Immigrants in Arizona who have committed a crime in the past may be detained years later, according to a new ruling by the U.S. Supreme Court. This reversed the decision of the U.S. Court of Appeals for the 9th Circuit.
The 5-4 decision found that immigrants could be held for deportation without a hearing even years after a crime. The 9th Circuit's decision had been that immigrants must be detained just after serving the sentence. The dissent argued that the decision violates the constitutional right to have due process of law.
The American Civil Liberties Union brought the case on the behalf of two plaintiffs involved in two separate class action lawsuits. One dealt with a legal permanent resident who had a conviction for marijuana possession from 2006 but was not detained until after serving a sentence for a nondeportable battery offense in 2013. The other was a man who was detained two years after he served a sentence for drug-related charges. Federal authorities attempted to deport him. Both individuals were successful in challenging their deportation cases and still reside in the United States. The ACLU released a statement saying the Supreme Court's decision represented an extreme interpretation of immigration law and has done so for the past two years.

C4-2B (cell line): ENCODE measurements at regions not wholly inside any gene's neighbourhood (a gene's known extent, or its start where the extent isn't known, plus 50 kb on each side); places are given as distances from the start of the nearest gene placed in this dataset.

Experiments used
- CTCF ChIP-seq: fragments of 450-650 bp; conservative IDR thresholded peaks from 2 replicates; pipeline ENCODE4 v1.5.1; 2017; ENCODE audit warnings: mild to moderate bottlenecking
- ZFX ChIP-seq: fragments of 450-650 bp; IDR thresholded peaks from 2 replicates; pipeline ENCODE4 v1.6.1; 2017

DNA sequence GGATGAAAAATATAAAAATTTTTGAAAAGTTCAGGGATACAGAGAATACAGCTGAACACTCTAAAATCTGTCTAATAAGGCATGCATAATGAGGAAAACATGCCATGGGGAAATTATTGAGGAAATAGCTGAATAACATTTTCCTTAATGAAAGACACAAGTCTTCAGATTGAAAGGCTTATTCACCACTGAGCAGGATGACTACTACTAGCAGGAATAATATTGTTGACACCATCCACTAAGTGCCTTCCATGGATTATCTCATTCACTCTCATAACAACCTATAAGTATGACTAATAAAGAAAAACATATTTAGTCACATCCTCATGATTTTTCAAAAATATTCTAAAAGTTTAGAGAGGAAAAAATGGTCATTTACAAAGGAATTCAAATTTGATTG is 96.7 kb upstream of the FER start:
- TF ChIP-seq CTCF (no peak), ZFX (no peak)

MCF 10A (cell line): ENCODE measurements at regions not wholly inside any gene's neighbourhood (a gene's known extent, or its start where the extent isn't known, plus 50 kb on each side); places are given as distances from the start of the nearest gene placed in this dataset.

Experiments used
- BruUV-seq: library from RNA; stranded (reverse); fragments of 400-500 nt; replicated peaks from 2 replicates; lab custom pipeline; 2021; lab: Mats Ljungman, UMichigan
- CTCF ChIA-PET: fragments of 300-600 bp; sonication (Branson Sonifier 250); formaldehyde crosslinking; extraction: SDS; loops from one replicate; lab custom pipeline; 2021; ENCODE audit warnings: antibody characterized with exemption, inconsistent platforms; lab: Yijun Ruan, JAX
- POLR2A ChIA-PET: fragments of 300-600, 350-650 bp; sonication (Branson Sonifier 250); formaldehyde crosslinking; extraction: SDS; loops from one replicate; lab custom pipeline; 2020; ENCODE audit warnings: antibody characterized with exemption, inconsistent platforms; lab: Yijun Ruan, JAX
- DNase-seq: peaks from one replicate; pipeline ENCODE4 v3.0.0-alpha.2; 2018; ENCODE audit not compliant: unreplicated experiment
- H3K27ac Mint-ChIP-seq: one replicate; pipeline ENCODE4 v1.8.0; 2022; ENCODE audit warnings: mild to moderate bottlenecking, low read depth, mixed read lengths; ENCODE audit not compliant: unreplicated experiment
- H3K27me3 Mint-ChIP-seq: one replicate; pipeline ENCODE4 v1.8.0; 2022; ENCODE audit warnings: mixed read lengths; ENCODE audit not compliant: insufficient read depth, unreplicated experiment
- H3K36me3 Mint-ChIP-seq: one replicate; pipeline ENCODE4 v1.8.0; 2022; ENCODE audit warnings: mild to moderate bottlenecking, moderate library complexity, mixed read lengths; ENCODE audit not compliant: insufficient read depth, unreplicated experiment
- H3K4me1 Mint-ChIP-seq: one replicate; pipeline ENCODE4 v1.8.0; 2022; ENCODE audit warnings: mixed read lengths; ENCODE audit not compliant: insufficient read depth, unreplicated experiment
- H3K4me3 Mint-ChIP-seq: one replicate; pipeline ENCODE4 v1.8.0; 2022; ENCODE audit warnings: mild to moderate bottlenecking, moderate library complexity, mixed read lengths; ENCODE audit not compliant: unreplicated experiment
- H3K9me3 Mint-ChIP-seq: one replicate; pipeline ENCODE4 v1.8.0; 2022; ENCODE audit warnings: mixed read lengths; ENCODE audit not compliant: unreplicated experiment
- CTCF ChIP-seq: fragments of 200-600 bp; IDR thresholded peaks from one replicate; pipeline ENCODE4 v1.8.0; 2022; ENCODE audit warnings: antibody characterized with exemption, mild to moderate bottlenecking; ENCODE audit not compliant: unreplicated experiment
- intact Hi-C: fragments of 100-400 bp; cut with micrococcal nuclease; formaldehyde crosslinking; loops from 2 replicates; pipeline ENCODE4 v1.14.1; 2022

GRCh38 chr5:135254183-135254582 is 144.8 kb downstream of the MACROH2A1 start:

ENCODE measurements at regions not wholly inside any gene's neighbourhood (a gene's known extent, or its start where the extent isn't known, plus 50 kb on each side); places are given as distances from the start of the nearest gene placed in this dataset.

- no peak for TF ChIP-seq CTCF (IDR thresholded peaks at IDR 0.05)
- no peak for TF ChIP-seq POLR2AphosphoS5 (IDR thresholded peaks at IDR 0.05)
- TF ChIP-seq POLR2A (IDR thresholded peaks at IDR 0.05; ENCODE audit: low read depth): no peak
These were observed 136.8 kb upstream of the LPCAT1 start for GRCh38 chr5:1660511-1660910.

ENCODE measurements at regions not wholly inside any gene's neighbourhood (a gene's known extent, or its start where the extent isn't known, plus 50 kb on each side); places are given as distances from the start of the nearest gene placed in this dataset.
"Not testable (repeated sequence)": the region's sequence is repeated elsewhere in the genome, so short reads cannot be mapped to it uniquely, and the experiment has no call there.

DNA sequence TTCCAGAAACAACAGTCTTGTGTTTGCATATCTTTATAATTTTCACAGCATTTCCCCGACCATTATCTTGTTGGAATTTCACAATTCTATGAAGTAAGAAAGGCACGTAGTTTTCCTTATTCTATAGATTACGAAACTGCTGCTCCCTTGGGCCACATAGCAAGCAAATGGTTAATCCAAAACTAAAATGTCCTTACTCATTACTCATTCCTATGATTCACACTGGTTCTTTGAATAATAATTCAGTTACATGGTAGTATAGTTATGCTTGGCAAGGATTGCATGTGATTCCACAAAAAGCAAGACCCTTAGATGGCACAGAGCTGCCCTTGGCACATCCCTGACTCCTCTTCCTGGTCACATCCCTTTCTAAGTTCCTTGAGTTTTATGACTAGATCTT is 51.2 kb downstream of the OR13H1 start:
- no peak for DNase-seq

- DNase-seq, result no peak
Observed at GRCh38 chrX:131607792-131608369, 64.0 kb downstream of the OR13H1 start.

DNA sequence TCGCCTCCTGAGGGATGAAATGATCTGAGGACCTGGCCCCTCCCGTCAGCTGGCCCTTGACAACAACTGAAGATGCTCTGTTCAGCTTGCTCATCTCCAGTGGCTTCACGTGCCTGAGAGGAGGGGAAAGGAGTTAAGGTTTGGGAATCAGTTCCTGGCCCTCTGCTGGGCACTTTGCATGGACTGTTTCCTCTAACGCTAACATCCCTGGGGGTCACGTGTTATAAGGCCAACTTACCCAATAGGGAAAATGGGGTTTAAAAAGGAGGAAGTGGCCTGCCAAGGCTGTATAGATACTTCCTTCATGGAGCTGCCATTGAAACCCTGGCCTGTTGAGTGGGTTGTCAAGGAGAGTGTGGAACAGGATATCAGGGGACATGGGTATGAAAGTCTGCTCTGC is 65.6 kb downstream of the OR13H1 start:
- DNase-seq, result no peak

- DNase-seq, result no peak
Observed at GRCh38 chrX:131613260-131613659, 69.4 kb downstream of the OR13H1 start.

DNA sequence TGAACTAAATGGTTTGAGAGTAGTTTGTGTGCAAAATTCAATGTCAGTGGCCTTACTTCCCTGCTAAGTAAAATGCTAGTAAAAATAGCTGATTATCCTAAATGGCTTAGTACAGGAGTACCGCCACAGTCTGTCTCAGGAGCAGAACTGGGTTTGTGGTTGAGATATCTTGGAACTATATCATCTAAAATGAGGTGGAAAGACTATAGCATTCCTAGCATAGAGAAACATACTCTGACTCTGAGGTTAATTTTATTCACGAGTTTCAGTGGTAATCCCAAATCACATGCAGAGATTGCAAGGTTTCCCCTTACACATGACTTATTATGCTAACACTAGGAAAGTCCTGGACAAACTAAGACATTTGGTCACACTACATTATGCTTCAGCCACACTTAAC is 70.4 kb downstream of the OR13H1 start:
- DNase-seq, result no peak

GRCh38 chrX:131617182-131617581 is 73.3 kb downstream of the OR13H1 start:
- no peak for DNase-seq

While U.S. immigration law has always been complex, it has also been changing rapidly. That's why an immigrant hoping to become a U.S. citizen may want to contact an attorney. Legal counsel might be able to explain the regulations around permanent residency, naturalization, deportation, seeking asylum and more. If necessary, the lawyer could assist in preparing documentation for immigration matters.